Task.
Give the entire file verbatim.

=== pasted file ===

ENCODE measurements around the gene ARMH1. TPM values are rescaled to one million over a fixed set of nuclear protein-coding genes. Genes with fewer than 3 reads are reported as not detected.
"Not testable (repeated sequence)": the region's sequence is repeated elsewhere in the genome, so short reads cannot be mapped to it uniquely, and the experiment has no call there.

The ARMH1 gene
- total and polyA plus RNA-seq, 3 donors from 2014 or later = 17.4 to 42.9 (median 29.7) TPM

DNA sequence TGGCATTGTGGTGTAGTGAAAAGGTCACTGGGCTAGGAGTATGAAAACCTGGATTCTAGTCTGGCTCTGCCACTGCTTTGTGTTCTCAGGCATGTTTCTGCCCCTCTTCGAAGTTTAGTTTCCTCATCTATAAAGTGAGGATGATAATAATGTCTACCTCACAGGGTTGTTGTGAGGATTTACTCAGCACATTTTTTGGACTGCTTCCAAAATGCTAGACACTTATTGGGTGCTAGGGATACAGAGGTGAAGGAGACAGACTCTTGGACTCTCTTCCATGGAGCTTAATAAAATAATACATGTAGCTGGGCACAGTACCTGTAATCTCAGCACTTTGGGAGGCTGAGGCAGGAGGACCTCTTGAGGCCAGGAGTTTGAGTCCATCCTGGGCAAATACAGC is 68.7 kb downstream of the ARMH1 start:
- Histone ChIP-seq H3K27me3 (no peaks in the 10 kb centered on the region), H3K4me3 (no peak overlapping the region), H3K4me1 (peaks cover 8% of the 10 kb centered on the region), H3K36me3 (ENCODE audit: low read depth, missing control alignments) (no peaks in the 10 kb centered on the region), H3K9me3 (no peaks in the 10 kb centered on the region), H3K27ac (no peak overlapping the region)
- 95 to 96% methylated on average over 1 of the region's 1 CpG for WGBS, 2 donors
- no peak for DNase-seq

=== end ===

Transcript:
ENCODE measurements around the gene ARMH1. TPM values are rescaled to one million over a fixed set of nuclear protein-coding genes. Genes with fewer than 3 reads are reported as not detected.
"Not testable (repeated sequence)": the region's sequence is repeated elsewhere in the genome, so short reads cannot be mapped to it uniquely, and the experiment has no call there.

The ARMH1 gene
- total and polyA plus RNA-seq, 3 donors from 2014 or later = 17.4 to 42.9 (median 29.7) TPM

DNA sequence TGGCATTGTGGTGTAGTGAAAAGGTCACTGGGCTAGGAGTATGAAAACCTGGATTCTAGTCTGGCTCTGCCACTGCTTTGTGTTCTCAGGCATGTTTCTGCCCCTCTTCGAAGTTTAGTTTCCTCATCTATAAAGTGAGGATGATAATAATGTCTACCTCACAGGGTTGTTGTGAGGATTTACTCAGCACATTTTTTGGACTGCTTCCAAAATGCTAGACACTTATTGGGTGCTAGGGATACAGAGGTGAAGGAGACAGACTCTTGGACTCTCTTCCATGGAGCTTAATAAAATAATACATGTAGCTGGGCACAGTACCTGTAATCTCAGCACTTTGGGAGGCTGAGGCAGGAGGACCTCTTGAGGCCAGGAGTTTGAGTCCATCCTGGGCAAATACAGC is 68.7 kb downstream of the ARMH1 start:
- Histone ChIP-seq H3K27me3 (no peaks in the 10 kb centered on the region), H3K4me3 (no peak overlapping the region), H3K4me1 (peaks cover 8% of the 10 kb centered on the region), H3K36me3 (ENCODE audit: low read depth, missing control alignments) (no peaks in the 10 kb centered on the region), H3K9me3 (no peaks in the 10 kb centered on the region), H3K27ac (no peak overlapping the region)
- 95 to 96% methylated on average over 1 of the region's 1 CpG for WGBS, 2 donors
- no peak for DNase-seq